As all good things must come to an end, I believed my Cinderella run would end here as well. Game 1 was atrocious; I started with no Supporter and a Reshizard. I managed to topdeck a Pokegear 3.0 and find a Green’s Exploration, but it was not enough for the insane speed my opponent had with a triple Electropower Tag Bolt GX for 290 on my lone Reshizard. Game 2 was not better by any stretch. Here, I started with two Volcanion and some Fire Energy, but no Supporter once again. I was soon benched out, and had my first stream match on a TCPi stream recorded as a loss.
Round 6: 4-2-0 Sander Wojcik (NL) with Rowlet and Alolan Exeggutor-GX Stall with 3-2 Araquanid (0-2)
Although I was dejected from the last round, I was determined to rally back and make it through. My heart sunk as my opponent flipped over a Shaymin from Lost Thunder and proceeds to bench double Dewpider. At this point, I had actually forgotten if there was a Standard legal Araquanid that had the Water Bubble Ability. I asked a Judge, and he informed me that he was unable to tell me. I decided to assume the worst, and targeted down the Dewpider with my Custom Catcher and Volcanion, yet that was unable to keep me from the demise of Araquanids that were immune to my attacks as well as Munchlax.
Round 7: 5-2-0 Kosuke Uogishi (JP) with Gardevoir & Sylveon-GX (2-0)
This matchup was almost an exact repeat of Round 4, yet my opponent used Xerneas-GX to poke my Reshizard before trying to go in with a Gardeon. This game plan did not work, as I simply played 3 Great Potion and watched my opponent sigh in disbelief.
Round 8: 6-2-0 Joel Suryadi (ID) with Pikarom (2-0)
This matchup was again, almost a repeat of Round 2. My opponent had rough Dedechanges, and had few options left at the end of each game to deal with a fresh Reshizard. Shrine of Punishment put in work, allowing me to Flare Strike a Raichu and Alolan Raichu-GX for a KO. My opponent prized Reset Stamp both games, preventing any comeback too.
Round 1: 1-0-0 Kohei Kurita (JP) with Pikarom with Judge and Power Plant (2-1)
This matchup was scary, since I knew Pikarom had the power and speed to go toe to toe with Reshizard. Usually I can rely on being able to slowly build up multiple Reshizards with Welder for the full two Fire Energy. However, with the inclusion of ~3 copies of Judge, I couldn’t deal with the opposing Raichu and Alolan Raichu-GX late game. Game 2, I was the one punishing my opponent off of his Judge. He drew poorly, resulting in multiple turns of missed attacks. Game 3, we both set up properly, and I was able to draw Green’s Exploration off of the hand disruption for my Shrine of Punishment and Custom Catchers.
Round 2: 1-0-1 Robin Shultz (DE) with Mewtwo Box (1-1-1)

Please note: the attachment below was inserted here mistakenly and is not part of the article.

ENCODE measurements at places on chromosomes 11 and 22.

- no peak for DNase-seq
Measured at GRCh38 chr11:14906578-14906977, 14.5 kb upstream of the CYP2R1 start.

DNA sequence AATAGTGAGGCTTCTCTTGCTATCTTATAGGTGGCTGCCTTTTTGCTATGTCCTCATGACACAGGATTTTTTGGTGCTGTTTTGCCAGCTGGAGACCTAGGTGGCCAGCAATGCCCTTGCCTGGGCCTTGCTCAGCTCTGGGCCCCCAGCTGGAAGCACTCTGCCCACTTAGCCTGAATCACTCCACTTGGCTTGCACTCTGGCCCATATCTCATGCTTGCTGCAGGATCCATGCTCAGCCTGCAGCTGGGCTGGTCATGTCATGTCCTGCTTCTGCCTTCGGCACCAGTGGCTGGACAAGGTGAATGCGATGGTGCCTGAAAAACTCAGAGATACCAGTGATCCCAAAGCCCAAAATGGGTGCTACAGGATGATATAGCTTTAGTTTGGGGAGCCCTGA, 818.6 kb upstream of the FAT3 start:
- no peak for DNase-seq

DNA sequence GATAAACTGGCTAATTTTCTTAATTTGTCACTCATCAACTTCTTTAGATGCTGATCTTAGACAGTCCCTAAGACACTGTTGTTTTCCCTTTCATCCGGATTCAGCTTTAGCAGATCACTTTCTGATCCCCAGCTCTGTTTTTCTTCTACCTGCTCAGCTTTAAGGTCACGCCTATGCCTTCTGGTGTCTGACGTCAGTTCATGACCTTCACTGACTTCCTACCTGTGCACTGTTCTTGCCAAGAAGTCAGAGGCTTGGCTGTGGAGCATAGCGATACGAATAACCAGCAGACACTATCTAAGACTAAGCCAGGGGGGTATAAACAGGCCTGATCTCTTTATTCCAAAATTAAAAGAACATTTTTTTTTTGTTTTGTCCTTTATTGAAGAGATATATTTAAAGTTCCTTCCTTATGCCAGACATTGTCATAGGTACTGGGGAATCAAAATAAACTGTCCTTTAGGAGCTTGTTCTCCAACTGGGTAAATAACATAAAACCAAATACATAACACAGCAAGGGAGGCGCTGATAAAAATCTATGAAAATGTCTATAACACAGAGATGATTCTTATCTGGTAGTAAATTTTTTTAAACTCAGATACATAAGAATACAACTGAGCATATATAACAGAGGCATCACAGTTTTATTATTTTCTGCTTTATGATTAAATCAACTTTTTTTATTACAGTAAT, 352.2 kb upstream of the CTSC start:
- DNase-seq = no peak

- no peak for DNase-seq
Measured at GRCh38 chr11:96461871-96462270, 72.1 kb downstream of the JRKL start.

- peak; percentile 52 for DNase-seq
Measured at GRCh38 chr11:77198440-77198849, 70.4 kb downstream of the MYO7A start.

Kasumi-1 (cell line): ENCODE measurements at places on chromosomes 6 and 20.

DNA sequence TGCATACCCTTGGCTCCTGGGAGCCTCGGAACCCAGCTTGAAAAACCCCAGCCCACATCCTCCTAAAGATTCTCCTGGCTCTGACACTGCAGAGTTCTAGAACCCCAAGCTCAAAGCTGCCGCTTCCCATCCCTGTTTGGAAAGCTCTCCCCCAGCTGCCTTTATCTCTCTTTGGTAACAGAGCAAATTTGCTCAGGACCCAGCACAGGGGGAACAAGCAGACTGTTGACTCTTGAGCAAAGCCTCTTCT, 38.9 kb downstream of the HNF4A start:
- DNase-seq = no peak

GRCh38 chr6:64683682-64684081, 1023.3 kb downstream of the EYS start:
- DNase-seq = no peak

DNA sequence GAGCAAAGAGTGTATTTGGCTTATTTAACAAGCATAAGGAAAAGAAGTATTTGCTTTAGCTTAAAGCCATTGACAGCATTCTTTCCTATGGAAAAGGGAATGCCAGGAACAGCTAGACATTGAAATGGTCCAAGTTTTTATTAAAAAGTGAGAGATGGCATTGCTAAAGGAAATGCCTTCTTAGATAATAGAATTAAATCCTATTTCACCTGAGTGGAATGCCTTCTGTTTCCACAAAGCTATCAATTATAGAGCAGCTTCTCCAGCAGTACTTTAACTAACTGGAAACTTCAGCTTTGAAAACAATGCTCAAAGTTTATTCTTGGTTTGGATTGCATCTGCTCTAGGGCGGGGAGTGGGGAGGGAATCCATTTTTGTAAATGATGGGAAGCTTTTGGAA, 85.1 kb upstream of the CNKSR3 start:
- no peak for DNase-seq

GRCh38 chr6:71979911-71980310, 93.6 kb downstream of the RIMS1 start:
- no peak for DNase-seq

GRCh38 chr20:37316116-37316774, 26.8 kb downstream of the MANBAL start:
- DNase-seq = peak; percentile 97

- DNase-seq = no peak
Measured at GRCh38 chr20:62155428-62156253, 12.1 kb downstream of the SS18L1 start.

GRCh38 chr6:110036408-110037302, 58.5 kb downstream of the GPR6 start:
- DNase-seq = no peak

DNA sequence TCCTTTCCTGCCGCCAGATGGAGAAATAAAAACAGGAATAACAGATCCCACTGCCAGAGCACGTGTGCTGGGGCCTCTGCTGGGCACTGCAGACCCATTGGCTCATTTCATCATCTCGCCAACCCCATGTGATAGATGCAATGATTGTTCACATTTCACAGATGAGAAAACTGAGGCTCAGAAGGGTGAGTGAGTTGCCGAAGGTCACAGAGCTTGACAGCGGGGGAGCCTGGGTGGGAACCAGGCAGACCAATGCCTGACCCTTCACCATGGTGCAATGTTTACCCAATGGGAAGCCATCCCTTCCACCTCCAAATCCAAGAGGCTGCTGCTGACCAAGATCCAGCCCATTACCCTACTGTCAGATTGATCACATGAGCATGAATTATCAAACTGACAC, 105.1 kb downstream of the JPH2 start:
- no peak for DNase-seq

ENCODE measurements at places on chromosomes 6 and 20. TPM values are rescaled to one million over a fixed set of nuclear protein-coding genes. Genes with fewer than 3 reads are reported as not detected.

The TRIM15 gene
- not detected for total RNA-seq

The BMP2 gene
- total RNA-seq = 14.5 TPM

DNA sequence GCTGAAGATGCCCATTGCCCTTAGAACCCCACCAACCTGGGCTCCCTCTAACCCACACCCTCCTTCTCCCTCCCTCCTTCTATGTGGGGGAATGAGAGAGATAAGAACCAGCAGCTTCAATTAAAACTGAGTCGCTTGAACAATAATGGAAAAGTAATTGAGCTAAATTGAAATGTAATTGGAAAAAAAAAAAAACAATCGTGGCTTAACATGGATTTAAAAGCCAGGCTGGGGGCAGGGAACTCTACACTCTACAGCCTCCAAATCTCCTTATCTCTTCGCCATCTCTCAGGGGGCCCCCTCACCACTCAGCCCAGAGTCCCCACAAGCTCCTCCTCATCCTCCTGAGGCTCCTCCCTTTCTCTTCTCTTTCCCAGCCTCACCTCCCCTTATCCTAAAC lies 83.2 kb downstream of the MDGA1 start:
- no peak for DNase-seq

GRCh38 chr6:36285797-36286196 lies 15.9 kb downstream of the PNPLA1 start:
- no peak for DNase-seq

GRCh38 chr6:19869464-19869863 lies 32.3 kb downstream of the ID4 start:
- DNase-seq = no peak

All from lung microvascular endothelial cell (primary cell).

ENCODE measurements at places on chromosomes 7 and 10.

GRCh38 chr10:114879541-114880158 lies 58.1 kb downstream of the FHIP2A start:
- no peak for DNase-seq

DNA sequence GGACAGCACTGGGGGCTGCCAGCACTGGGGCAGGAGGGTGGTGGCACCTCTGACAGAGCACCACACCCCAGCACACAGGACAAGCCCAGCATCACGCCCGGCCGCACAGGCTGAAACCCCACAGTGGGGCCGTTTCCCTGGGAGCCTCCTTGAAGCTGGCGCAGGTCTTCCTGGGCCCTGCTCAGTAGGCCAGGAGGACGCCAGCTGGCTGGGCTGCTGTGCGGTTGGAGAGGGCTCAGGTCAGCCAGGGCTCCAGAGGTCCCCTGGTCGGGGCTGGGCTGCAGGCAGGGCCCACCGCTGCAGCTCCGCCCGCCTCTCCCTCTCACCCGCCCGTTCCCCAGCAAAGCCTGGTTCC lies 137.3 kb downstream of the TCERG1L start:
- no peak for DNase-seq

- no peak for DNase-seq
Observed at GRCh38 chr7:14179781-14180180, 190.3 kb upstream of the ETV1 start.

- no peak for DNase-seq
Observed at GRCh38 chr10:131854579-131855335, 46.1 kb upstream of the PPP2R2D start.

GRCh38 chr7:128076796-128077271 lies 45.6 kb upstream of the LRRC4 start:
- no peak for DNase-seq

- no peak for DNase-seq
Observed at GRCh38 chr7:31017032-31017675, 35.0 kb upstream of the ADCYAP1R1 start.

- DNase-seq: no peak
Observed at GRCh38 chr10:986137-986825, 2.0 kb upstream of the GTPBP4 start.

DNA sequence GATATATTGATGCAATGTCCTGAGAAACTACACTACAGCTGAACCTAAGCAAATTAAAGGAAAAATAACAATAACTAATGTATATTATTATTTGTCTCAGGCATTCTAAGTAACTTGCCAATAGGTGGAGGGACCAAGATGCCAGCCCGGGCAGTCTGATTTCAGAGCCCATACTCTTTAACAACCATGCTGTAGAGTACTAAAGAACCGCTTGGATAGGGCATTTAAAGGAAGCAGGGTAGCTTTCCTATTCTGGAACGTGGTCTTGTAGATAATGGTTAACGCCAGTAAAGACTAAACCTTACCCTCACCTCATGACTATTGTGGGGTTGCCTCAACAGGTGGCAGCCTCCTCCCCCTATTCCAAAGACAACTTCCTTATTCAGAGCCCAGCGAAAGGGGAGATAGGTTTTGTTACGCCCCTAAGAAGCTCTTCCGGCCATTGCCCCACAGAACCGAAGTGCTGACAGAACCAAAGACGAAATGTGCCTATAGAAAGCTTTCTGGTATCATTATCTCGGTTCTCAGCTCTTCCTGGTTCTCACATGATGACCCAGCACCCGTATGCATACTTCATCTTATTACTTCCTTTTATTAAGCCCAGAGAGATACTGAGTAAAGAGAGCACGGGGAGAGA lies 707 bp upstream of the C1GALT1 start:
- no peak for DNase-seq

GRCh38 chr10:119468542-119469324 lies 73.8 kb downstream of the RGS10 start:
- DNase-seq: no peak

As I alluded to above, I managed to take a tie with the 2018 World Champion. Mewtwo Box, with Latios-GX is a horrid matchup despite having access to Custom Catcher. I took Game 1 through a misplay of Robin: he decided to use Marshadow’s Resetting Hole to discard his own Giant Hearth to prevent options for me from his incoming Reset Stamp to three cards. I had hid my Power Plant and Reset Stamp techs carefully, and used Green’s Exploration to grab both of them off of the Reset Stamp. I used a Fire Crystal, attached, dropped both of the cards I had just grabbed, and used Outrage for 30. This resulted in Robin bricking off a Reset Stamp to one, snatching the game from the wolves’ teeth. Game 2 was winnable for me, as Robin had left the door open for me to take six Prize cards with a big Double Blaze GX coming in clutch to keep Robin’s Reshizard in check. I managed to place 230 damage on Robin’s Reshizard with my Flare Strike on the following turn, but I couldn’t find a Energy card off of his Reset Stamp to clean up with my Volcanion using High-Heat Blast.
Round 3: 2-0-1 Octavio Gouveia (BR) with Green’s Reshizard (2-0)
This matchup is a bit fuzzy in my memory, but thanks to the countless hours of testing, I remember taking the victory by having the superior deck list. Since I chose to run much more healing than the average Reshizard, this let me poke continuously with Outrage for 30 onto his Reshizard (after he used Double Blaze) and eventually Flare Strike for 240 with a Shrine tick. Game 2, Octavio lacked a strong setup as he started Reshizard going second. I managed to sweep his major threats from there, taking a clean 2-0 victory.
Round 4: 3-0-1 Lucas Henrique de Araujo Pereira (BR) with Pikarom (2-0)
The more I play against Pikarom, the more I’m convinced its not as consistent as it is made out to be. My opponent bricked off Dedechange in the first game, and had no answers to multiple Reshizards. The exact same thing happened in Game 2.
Round 5: 4-0-1 Bert Wolters (NL) with Mewtwo Box (2-1)
I was scared of this matchup after squeaking out a tie versus Robin. Bert had a powerful turn 1 during the first game, setting up a Mewtwo and Mew-GX for an immediate Tag Purge chain starting turn 2. Game 2, I decided to go second in order to maximize Volcanion. My disappointment was most likely apparent when I opened Reshizard instead. However, Bert had a weak turn 1; he started Latios-GX, benched a Dedenne-GX, used Dedechange, and passed. The rest of my hand was golden: I had a Welder, Fiery Flint, Green’s Exploration, and more. I decided to pressure Bert, and went for the turn 1 Double Blaze for 200 to Knock Out the Latios-GX. This lead me to Flare Strike two Dedenne-GX later in the game. Game 3, Power Plant put in work, making Bert miss a Tag Purge turn. After taking 3 Prize cards from this Mewtwo and Mew-GX, I simply targeted down two more Dedenne-GX to take the set.
Round 6: 5-0-1 Pacco Saurus (ES) with Green’s Reshizard (2-1)